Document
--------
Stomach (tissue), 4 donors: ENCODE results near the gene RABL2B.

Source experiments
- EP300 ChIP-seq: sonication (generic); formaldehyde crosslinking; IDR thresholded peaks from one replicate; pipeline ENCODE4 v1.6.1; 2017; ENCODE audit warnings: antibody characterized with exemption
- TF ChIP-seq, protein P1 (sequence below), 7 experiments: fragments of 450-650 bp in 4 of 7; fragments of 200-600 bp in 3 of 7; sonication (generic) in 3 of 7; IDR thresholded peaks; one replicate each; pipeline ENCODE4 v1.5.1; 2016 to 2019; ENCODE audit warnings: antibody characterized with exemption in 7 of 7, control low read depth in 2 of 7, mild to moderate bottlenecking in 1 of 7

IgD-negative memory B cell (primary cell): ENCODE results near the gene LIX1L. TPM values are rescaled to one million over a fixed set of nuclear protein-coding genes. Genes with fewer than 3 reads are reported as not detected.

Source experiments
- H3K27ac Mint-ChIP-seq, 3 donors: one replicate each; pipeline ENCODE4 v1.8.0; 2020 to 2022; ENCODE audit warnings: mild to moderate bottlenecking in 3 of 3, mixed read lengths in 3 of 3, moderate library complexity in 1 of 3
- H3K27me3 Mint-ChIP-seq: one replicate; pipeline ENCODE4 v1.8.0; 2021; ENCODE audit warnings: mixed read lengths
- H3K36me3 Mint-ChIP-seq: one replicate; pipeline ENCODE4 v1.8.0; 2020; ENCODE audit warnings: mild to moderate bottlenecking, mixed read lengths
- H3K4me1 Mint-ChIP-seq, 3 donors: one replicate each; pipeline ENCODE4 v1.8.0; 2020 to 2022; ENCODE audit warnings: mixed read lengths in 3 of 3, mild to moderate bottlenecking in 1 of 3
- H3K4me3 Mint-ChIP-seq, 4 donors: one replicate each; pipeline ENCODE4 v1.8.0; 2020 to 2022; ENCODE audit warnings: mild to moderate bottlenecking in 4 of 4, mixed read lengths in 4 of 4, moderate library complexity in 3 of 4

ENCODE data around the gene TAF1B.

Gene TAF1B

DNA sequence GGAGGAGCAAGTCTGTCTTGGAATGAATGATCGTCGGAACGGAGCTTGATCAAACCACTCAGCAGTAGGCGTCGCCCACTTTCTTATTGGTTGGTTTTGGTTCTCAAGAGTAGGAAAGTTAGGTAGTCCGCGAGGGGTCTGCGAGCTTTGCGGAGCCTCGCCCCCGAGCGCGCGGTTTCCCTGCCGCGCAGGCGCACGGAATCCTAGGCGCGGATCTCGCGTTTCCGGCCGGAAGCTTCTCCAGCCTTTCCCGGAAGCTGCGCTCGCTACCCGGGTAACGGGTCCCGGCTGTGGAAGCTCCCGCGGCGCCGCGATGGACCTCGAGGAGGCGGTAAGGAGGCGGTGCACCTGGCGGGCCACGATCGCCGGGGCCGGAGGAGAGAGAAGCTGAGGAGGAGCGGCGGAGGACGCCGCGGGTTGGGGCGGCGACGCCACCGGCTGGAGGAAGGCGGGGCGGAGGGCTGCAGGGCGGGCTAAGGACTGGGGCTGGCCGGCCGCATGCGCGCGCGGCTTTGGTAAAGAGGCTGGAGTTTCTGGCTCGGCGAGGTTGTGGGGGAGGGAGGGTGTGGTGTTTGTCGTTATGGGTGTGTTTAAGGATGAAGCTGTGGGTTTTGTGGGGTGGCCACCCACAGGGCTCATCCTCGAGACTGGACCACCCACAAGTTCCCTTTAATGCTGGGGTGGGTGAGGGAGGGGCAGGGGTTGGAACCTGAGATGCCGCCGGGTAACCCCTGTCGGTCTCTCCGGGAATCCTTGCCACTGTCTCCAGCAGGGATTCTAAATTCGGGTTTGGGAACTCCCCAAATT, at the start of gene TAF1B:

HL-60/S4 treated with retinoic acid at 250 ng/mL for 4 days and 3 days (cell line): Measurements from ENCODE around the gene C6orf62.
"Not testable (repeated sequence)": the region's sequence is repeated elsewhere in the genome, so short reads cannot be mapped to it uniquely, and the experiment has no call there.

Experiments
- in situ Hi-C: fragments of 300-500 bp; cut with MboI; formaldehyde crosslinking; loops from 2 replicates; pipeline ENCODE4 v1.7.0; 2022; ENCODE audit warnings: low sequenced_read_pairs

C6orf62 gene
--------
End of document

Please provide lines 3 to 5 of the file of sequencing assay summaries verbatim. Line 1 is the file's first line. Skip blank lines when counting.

- EP300 ChIP-seq: sonication (generic); formaldehyde crosslinking; IDR thresholded peaks from one replicate; pipeline ENCODE4 v1.6.1; 2017; ENCODE audit warnings: antibody characterized with exemption
- TF ChIP-seq, protein P1 (sequence below), 7 experiments: fragments of 450-650 bp in 4 of 7; fragments of 200-600 bp in 3 of 7; sonication (generic) in 3 of 7; IDR thresholded peaks; one replicate each; pipeline ENCODE4 v1.5.1; 2016 to 2019; ENCODE audit warnings: antibody characterized with exemption in 7 of 7, control low read depth in 2 of 7, mild to moderate bottlenecking in 1 of 7

IgD-negative memory B cell (primary cell): ENCODE results near the gene LIX1L. TPM values are rescaled to one million over a fixed set of nuclear protein-coding genes. Genes with fewer than 3 reads are reported as not detected.